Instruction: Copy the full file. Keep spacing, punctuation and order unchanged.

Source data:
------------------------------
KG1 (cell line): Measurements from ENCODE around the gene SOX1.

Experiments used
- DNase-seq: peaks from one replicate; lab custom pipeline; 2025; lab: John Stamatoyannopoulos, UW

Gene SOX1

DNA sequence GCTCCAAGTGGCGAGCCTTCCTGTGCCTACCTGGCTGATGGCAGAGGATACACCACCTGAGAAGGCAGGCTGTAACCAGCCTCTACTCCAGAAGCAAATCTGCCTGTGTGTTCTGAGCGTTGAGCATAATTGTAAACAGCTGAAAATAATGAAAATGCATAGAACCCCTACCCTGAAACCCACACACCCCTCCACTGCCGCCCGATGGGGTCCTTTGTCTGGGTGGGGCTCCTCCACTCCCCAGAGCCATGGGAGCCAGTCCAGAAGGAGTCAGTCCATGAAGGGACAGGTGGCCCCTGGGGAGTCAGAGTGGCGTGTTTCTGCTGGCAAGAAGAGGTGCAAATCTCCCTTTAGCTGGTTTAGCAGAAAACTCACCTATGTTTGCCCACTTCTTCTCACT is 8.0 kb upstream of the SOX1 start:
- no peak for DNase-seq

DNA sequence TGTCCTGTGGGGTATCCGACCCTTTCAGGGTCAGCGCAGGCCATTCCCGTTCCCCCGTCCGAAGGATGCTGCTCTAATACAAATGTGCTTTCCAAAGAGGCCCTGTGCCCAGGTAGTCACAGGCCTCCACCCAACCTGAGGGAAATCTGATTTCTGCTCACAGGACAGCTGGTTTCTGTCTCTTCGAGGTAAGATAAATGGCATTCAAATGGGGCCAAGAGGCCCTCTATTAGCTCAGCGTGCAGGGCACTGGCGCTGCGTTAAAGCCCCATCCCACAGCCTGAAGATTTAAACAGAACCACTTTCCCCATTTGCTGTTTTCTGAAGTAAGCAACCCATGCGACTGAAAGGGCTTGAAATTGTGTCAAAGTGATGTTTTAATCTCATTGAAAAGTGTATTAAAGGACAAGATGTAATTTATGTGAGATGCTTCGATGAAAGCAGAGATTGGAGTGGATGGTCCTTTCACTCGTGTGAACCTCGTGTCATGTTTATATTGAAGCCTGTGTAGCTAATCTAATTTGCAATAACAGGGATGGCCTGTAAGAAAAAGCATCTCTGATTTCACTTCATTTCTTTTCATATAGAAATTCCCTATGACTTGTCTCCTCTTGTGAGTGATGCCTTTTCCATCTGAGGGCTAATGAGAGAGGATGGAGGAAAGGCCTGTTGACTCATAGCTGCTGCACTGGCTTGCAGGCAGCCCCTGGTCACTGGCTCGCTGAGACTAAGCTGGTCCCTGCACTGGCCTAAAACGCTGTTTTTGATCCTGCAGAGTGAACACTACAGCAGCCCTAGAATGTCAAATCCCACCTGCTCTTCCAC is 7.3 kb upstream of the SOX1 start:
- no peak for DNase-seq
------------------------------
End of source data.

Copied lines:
KG1 (cell line): Measurements from ENCODE around the gene SOX1.

Experiments used
- DNase-seq: peaks from one replicate; lab custom pipeline; 2025; lab: John Stamatoyannopoulos, UW

Gene SOX1

DNA sequence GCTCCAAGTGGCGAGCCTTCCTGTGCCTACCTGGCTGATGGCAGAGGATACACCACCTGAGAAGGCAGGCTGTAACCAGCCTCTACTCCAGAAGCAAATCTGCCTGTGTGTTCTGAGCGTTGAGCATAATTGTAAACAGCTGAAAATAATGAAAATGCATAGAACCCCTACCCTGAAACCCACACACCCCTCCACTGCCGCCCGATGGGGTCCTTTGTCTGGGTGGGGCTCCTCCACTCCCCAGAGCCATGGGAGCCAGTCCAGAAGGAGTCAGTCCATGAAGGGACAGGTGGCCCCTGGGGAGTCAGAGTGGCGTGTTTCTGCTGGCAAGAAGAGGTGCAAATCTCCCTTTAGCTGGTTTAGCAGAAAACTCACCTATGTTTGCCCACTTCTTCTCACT is 8.0 kb upstream of the SOX1 start:
- no peak for DNase-seq

DNA sequence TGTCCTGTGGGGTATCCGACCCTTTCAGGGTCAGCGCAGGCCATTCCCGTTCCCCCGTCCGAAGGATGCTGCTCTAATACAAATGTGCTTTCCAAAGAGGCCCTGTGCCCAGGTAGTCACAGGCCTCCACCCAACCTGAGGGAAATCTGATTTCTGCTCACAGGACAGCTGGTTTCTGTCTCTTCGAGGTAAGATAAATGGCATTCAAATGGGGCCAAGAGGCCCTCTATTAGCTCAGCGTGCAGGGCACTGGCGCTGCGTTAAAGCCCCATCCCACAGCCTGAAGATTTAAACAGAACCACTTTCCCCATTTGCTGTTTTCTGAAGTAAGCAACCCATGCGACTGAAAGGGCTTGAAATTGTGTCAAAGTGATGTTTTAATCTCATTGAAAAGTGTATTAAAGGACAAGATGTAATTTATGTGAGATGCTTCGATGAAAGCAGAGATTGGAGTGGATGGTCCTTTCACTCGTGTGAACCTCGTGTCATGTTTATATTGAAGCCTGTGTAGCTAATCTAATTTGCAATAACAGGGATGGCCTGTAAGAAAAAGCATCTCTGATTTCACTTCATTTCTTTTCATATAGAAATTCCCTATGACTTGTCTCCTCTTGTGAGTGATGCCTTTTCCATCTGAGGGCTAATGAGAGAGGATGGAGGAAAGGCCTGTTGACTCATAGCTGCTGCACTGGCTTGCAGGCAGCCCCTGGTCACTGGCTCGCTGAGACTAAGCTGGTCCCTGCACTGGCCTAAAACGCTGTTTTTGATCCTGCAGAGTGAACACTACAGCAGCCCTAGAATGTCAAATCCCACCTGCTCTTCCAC is 7.3 kb upstream of the SOX1 start:
- no peak for DNase-seq